South Korea confirmed dozens of new Covid-19 cases last month, most of them linked to an individual who had visited several nightclubs in Seoul’s Itaewon district before testing positive for the novel coronavirus.

In the next few days, public health officials had to trace more than 7,000 people who had recently visited nightclubs in the same district. It was a task that would be impossible with conventional, manual contact tracing approaches — and a perfect opportunity to use the technology-enabled track and trace model South Korea had adopted with enthusiasm.

There was one complication, though: Itaewon is home to many LGBTQ-friendly nightclubs. News reports focused on that detail and included the age, gender, location, and movements of the Covid-19 patient who had been there — all too predictably resulting in an increase in anti-gay rhetoric on social media. The South Korean LGBTQ community is now afraid that they will be forced to out themselves, and some 3,000 people who may have been exposed in Itaewon have not come forward for testing.

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The Itaewon case exemplifies the double-edged sword of contact tracing technologies: information that can save lives can also foster discrimination and even persecution. That’s why these technologies need to come with proper safeguards.

Over the last several years, our lab has been developing tools to allow individuals to report symptoms, confirm diagnoses, and share epidemiological data in real time, including the use of mobile apps, analytics tools, and novel diagnostics. Our experiences have shown us the power of these technologies as well as their dangers, even in low-stakes contexts.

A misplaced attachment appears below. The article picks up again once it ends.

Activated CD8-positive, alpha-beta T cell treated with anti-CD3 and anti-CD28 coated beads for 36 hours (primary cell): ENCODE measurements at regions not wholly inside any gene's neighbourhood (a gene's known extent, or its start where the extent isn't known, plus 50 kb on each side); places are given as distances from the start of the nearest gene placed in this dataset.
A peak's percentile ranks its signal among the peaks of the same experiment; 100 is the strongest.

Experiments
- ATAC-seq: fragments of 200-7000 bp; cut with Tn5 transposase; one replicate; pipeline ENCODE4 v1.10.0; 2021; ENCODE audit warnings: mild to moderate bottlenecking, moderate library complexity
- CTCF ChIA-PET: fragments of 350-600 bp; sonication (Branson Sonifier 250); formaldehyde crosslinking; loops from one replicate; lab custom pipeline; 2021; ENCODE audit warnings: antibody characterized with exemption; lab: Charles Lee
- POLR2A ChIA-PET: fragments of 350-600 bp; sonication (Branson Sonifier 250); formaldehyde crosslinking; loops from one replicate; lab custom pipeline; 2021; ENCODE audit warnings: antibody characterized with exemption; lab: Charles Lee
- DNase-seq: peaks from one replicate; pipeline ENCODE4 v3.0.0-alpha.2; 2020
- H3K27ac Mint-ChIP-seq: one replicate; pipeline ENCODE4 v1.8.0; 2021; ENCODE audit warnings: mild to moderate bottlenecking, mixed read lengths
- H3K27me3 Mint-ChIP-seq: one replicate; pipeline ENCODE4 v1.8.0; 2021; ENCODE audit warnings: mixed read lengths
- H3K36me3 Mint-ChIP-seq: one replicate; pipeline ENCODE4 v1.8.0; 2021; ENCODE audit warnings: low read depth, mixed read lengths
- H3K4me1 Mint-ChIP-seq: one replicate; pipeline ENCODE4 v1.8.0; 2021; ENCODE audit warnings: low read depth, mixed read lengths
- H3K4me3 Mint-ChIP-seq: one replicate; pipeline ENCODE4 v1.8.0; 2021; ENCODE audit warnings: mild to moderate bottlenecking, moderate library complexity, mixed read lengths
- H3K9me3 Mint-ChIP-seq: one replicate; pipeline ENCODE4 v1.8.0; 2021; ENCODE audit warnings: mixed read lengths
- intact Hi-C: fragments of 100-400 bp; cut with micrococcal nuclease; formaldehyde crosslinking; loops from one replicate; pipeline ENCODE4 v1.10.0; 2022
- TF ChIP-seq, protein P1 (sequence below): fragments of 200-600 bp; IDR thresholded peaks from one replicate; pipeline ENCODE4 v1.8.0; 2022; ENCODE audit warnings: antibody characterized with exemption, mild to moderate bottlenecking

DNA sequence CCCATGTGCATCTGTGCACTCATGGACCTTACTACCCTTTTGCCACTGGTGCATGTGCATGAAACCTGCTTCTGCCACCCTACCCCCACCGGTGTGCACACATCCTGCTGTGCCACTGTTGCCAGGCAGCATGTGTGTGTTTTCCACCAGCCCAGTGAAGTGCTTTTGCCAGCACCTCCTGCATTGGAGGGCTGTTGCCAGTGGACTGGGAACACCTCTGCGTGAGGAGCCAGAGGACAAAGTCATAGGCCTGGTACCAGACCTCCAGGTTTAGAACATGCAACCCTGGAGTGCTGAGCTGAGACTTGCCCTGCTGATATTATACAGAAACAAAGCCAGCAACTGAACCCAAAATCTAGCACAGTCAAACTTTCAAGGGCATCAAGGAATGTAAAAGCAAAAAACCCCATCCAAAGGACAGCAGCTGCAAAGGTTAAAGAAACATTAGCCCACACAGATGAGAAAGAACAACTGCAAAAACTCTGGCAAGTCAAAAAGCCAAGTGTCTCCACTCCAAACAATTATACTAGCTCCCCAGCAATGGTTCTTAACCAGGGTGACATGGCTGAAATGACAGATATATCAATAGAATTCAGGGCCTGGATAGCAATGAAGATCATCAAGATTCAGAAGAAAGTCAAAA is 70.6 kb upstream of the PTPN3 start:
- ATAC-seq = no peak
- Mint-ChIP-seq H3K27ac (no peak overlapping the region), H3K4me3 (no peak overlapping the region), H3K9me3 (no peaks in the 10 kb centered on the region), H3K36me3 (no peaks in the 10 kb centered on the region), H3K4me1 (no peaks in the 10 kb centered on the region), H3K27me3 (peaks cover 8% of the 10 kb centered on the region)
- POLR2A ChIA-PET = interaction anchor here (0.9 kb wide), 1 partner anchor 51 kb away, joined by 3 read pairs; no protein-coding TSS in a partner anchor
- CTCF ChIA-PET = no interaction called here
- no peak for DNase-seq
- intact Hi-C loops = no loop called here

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One of our tools designed to help people prepare for possible epidemics is an educational simulation called Operation Outbreak for students in grades kindergarten through 12. It uses Bluetooth technology to spread and track a virtual pathogen. In one outbreak simulation at Sarasota Military Academy, a middle school that co-developed and piloted the app, students playing the role of virtual government officials lost the trust of their constituents by hiding information about viral transmission and hoarding vaccines. The mock military then cracked down on population movement, in effect using each student’s simulated health status (as indicated on the mobile app) in determining who gets an immunity passport. This procedure led some students to try to avert the system by taking a screenshot of the app when it displayed a healthy status in order to falsify their immunity passports, which caused more clashes between civilians and the military.

This was just a simulation, of course, but it shows how technology designed to help us work together can instead drive us apart.

Outbreaks expose and amplify the cracks in trust among us. They are a crucible — a chaotic, unpredictable environment in which an insidious threat can cause leaders and citizens alike to revert to basic instincts for self-protection. Mistrust, paranoia, and suspicion can heighten, perverse incentives can take hold, and blame and stigma often thrive, creating a toxic and dangerous culture.